Define the prediction error *E*_{p} at the instant *k* as

where *n*_{c} and *n*_{p} are both set to be 50.

Other parameters in the PF-MFPC algorithm are respectively set to be *λ* = 27, *μ* = 1, *ρ* = [1, 1, 1], *η* = 1, and *L* = 3. The illustrations of the designed parameters are shown in Table 2. The comparison of the prediction error is shown in Figures 5, 6, from which it can be seen that there exists a fluctuation at the 200^{th}, 800^{th}, and 1400^{th} instant. The fluctuation is caused by the setpoint change. Therefore, both algorithms need to update the model dynamics based on the online process data. The comparison shows that the prediction of the proposed control strategy converges much faster than the PFDL-MFC algorithm. In addition, the fluctuation peaks of the proposed broad learning aided MPC is also much lower than the PFDL-MFC algorithm.

It is worth mentioning that the fluctuation of *E*_{p} occurs before the setpoint changes at the 1400^{th} and 4800^{th} instant since the proposed predictive controller is based on the multi-step prediction. In this simulation, it holds that *n*_{c} = *n*_{p} = 50, which implies that the prediction of the output and the incremental of the input can be foreseen in the future 50 sample instants.

The control performance of the proposed broad learning aided MPC and the PFDL-MFC algorithm are demonstrated in Figures 7, 8, respectively. As the setpoint changes, the input signal converges after a few steps of adjustment. Both algorithms show the efficiency in the tracking control for nonlinear systems. However, the proposed algorithm converges much faster than the PFDL-MFC algorithm though it requires to collect the data during the first several instants. In addition, the parameters of the PFDL-MFC algorithm have a great influence on the control performance. In contrast, only the weight *λ*_{1}, *λ*_{2} and the prediction horizon *n*_{p} can be adjustable in the proposed predictive control strategy, which shows minor influence on the control performance.

## 5 Conclusion

This paper proposes a broad learning based data-driven predictive control strategy without any prior knowledge of the system model. The online computation load of the proposed predictive controller is reduced by using the incremental broad learning algorithm. In addition, the prediction precision is enhanced by approximating the predictive model using a Jacobian matrix. The convergence of the predictive control strategy is discussed theoretically, which demonstrates that the approximation has no influence on the convergence of the predictive control algorithm. The effectiveness of the proposed broad learning based MPC is demonstrated for temperature adjustment through the continuous stirred tank heater benchmark.

Compared with other NN based predictive control strategies, the proposed strategy can update the predictive model online with less online computation burden. Meanwhile, the proposed predictive controller generates the local nonlinearity between the input and output data compared with the dynamic linearization based model free control strategy, which enhances the prediction precision and control performance. The simulation result shows that the proposed predictive control strategy shows faster convergence both in the control performance and the prediction than the PFDL-MFC algorithm. In the future, more work can be done to further reduce the online computation burden.

## Data Availability Statement

Publicly available datasets were analyzed in this study. This data can be found here: http://www.ps.ic.ac.uk/∼nina/CSTHSimulation/index.htm.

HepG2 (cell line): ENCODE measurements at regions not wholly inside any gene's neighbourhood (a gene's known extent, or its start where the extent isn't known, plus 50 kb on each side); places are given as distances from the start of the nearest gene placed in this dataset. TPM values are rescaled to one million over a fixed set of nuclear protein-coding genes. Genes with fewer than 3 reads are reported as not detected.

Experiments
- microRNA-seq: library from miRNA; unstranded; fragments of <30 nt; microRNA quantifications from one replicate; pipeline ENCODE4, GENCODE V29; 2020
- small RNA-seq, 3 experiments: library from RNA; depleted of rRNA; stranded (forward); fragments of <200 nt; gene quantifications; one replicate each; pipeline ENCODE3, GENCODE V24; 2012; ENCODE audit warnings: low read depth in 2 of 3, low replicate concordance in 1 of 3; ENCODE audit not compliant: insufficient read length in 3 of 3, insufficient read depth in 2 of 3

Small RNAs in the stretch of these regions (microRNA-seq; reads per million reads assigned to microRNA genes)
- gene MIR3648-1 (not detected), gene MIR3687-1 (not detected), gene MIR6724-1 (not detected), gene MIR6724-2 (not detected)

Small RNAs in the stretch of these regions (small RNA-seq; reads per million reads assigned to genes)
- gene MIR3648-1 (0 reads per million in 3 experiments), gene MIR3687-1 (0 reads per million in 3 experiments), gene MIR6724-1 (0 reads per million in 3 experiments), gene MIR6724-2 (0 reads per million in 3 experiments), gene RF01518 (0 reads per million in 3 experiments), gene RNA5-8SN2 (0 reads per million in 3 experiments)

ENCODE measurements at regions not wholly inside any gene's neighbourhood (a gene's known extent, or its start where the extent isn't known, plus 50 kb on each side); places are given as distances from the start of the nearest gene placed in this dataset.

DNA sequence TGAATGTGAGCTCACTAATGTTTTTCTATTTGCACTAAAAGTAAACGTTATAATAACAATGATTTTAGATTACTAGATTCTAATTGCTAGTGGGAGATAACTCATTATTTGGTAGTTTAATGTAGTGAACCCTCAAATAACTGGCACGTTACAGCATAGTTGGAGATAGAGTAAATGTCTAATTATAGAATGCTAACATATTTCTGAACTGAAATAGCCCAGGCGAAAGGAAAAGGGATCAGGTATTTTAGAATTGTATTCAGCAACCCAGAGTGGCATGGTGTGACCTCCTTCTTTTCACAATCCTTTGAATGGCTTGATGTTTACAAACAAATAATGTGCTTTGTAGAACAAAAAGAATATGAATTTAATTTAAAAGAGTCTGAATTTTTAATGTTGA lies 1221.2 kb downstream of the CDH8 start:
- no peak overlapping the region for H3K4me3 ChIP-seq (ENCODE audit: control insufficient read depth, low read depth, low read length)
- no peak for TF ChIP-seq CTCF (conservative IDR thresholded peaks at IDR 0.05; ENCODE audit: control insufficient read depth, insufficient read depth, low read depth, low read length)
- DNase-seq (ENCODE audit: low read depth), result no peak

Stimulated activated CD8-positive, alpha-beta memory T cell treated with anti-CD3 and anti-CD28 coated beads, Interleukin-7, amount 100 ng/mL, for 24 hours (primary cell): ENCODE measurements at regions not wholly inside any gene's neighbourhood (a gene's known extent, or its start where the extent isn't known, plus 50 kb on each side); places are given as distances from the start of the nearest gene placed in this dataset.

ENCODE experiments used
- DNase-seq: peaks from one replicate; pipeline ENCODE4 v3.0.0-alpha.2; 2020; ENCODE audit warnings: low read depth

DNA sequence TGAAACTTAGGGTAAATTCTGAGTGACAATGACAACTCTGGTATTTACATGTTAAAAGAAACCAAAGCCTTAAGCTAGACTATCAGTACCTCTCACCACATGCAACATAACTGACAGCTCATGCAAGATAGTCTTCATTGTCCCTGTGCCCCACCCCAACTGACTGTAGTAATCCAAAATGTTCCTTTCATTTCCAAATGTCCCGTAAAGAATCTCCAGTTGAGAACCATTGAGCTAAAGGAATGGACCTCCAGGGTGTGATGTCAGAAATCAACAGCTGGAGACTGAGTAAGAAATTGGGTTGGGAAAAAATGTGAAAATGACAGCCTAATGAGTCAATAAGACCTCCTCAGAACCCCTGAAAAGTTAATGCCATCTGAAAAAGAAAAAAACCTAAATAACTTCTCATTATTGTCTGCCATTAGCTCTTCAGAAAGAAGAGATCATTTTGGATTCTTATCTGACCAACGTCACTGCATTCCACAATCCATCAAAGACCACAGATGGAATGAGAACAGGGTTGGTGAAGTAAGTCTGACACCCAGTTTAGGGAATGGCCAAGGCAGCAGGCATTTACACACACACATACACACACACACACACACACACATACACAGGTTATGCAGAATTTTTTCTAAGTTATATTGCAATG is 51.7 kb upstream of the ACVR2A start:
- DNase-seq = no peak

## Author Contributions

MT and TG: conceptualization, methodology, writing. XL: supervision. KL: writing. All authors contributed to the article and approved the submitted version.

## Conflict of Interest

The authors declare that the research was conducted in the absence of any commercial or financial relationships that could be construed as a potential conflict of interest.

## Publisher’s Note

All claims expressed in this article are solely those of the authors and do not necessarily represent those of their affiliated organizations, or those of the publisher, the editors and the reviewers. Any product that may be evaluated in this article, or claim that may be made by its manufacturer, is not guaranteed or endorsed by the publisher.

## Acknowledgments

This work is funded by Open Foundation of Science and Technology on Thermal Energy and Power Laboratory under Grant TPL2018C02.

## References

Chen, C. L. P., and Liu, Z. (2018). Broad Learning System: An Effective and Efficient Incremental Learning System without the Need for Deep Architecture. *IEEE Trans. Neural Netw. Learn. Syst.* 29, 10–24. doi:10.1109/tnnls.2017.2716952

Chen, C. L. P., and Wan, J. Z. (1999). A Rapid Learning and Dynamic Stepwise Updating Algorithm for Flat Neural Networks and the Application to Time-Series Prediction. *IEEE Trans. Syst. Man. Cybern. B* 29, 62–72. doi:10.1109/3477.740166

Chi, Q., and Liang, J. (2015). A Multiple Model Predictive Control Strategy in the Pls Framework. *J. Process Control.* 25, 129–141. doi:10.1016/j.jprocont.2014.12.002

Díaz-García, J. A., and Gutiérrez-Jáimez, R. (2006). Distribution of the Generalised Inverse of a Random Matrix and its Applications. *J. Stat. Plann. Inference* 136, 183–192. doi:10.1016/j.jspi.2004.06.032

Gao, T., Yin, S., Qiu, J., Gao, H., and Kaynak, O. (2018). A Partial Least Squares Aided Intelligent Model Predictive Control Approach. *IEEE Trans. Syst. Man. Cybern, Syst.* 48, 2013–2021. doi:10.1109/tsmc.2017.2723017

Garcia-Torres, F., Bordons, C., and Ridao, M. A. (2019). Optimal Economic Schedule for a Network of Microgrids with Hybrid Energy Storage System Using Distributed Model Predictive Control. *IEEE Trans. Ind. Electron.* 66, 1919–1929. doi:10.1109/tie.2018.2826476